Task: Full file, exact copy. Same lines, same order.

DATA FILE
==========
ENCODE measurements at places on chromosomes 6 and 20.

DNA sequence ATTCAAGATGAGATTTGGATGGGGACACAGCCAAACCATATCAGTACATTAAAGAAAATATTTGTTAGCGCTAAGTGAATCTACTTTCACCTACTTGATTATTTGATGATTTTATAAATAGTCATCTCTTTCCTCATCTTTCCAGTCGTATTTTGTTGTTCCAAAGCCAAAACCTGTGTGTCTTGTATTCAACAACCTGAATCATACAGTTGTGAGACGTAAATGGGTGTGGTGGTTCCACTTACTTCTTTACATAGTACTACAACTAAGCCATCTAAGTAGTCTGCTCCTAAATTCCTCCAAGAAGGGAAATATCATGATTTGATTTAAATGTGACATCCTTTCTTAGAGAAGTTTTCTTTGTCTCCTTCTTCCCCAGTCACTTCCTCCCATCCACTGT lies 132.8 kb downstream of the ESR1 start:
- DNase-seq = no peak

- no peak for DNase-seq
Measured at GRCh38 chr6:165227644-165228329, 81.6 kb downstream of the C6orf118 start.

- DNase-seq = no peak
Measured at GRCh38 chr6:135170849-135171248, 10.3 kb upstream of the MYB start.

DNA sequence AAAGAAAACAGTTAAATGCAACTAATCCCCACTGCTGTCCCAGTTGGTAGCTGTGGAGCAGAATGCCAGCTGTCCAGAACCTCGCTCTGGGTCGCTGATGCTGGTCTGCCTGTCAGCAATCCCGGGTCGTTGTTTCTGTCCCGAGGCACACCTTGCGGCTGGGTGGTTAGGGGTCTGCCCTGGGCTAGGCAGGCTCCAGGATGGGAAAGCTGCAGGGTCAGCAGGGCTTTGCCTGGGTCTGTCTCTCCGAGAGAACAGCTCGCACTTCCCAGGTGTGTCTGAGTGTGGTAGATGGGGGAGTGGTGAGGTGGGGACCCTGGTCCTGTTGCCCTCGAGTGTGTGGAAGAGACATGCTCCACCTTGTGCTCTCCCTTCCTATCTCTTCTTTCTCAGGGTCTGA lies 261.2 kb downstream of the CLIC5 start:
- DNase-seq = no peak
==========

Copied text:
ENCODE measurements at places on chromosomes 6 and 20.

DNA sequence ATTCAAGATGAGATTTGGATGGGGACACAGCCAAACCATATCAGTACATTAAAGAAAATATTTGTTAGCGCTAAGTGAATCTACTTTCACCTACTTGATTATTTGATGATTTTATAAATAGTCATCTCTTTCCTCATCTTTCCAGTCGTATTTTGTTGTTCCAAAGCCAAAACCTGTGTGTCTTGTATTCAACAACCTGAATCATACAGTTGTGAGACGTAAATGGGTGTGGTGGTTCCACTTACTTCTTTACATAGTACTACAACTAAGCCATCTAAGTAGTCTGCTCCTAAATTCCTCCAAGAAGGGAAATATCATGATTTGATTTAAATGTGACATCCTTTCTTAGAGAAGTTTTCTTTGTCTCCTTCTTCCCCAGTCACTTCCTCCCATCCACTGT lies 132.8 kb downstream of the ESR1 start:
- DNase-seq = no peak

- no peak for DNase-seq
Measured at GRCh38 chr6:165227644-165228329, 81.6 kb downstream of the C6orf118 start.

- DNase-seq = no peak
Measured at GRCh38 chr6:135170849-135171248, 10.3 kb upstream of the MYB start.

DNA sequence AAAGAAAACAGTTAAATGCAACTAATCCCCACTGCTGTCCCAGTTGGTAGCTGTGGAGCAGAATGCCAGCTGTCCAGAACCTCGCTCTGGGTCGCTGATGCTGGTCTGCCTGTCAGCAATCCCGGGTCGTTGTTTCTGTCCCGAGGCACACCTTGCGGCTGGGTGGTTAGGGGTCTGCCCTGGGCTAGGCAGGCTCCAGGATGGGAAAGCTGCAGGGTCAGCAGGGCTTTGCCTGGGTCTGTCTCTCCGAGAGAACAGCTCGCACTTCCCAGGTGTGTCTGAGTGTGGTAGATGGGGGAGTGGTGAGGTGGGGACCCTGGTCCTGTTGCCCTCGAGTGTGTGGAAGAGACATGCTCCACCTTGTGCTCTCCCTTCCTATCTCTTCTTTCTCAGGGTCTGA lies 261.2 kb downstream of the CLIC5 start:
- DNase-seq = no peak